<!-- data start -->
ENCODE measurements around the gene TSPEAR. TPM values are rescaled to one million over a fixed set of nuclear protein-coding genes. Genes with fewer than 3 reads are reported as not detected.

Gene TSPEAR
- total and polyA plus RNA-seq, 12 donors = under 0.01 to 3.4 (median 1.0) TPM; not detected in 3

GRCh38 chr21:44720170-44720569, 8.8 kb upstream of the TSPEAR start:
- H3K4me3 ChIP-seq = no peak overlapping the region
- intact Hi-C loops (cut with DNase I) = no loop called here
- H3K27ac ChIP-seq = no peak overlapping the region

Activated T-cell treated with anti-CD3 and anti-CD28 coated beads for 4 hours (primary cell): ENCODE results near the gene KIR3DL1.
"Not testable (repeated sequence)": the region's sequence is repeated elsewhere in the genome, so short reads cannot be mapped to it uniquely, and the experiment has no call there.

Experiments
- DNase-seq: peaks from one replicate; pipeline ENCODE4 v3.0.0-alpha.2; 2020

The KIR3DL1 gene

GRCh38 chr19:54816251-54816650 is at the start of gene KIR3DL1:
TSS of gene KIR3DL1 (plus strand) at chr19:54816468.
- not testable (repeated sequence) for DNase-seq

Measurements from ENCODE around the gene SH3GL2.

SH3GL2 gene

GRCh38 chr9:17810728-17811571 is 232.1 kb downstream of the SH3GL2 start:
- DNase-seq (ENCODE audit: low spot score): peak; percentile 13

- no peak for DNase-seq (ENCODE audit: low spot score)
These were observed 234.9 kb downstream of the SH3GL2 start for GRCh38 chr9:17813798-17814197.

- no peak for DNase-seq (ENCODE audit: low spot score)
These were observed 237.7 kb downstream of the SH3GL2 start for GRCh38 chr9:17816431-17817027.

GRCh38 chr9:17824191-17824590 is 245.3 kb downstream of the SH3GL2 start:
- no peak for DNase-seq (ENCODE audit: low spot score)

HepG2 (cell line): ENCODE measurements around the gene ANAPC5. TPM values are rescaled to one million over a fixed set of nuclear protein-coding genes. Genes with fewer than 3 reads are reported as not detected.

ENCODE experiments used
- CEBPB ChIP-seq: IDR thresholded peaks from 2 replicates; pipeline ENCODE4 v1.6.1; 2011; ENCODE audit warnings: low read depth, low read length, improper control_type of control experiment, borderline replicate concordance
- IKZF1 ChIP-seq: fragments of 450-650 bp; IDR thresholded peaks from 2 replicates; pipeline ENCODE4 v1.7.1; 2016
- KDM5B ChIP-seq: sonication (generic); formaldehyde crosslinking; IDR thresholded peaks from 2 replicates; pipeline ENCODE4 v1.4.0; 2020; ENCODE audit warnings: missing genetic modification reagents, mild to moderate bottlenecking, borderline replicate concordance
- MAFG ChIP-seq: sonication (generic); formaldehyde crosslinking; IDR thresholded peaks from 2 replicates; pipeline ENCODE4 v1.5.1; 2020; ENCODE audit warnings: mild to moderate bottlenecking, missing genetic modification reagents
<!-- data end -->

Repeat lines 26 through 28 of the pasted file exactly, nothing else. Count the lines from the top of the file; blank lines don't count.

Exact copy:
HepG2 (cell line): ENCODE measurements around the gene ANAPC5. TPM values are rescaled to one million over a fixed set of nuclear protein-coding genes. Genes with fewer than 3 reads are reported as not detected.

ENCODE experiments used
- CEBPB ChIP-seq: IDR thresholded peaks from 2 replicates; pipeline ENCODE4 v1.6.1; 2011; ENCODE audit warnings: low read depth, low read length, improper control_type of control experiment, borderline replicate concordance